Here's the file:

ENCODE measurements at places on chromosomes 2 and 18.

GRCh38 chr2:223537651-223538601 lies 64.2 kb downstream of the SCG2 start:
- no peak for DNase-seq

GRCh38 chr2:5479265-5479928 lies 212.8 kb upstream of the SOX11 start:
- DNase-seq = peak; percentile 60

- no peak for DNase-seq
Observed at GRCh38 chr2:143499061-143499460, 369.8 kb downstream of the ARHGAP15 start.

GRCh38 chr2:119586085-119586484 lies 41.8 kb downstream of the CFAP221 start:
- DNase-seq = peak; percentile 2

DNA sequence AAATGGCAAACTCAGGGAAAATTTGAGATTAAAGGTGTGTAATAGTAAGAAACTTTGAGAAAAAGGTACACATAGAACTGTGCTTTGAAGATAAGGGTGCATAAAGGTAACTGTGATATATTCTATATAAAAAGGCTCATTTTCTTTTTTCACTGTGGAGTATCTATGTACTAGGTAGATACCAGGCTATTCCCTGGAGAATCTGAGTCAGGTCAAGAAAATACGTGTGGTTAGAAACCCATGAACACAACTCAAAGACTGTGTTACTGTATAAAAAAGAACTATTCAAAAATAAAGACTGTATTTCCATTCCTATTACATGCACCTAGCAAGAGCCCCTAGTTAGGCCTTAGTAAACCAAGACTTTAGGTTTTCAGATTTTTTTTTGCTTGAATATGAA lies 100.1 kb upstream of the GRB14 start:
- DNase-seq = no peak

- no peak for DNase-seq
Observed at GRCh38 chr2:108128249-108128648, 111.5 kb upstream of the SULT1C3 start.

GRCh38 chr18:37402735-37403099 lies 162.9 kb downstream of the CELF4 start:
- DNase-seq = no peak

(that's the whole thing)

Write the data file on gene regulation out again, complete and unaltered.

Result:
ENCODE measurements at places on chromosomes 2 and 18.

GRCh38 chr2:223537651-223538601 lies 64.2 kb downstream of the SCG2 start:
- no peak for DNase-seq

GRCh38 chr2:5479265-5479928 lies 212.8 kb upstream of the SOX11 start:
- DNase-seq = peak; percentile 60

- no peak for DNase-seq
Observed at GRCh38 chr2:143499061-143499460, 369.8 kb downstream of the ARHGAP15 start.

GRCh38 chr2:119586085-119586484 lies 41.8 kb downstream of the CFAP221 start:
- DNase-seq = peak; percentile 2

DNA sequence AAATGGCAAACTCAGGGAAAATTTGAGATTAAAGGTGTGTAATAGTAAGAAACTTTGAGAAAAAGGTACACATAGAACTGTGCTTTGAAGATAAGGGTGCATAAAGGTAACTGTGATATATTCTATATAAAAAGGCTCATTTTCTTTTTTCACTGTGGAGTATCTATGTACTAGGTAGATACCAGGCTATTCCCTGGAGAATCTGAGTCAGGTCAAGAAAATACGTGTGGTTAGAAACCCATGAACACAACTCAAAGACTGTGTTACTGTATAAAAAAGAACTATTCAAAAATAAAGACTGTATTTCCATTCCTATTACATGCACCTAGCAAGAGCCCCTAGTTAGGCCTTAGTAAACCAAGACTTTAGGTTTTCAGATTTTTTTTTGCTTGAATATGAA lies 100.1 kb upstream of the GRB14 start:
- DNase-seq = no peak

- no peak for DNase-seq
Observed at GRCh38 chr2:108128249-108128648, 111.5 kb upstream of the SULT1C3 start.

GRCh38 chr18:37402735-37403099 lies 162.9 kb downstream of the CELF4 start:
- DNase-seq = no peak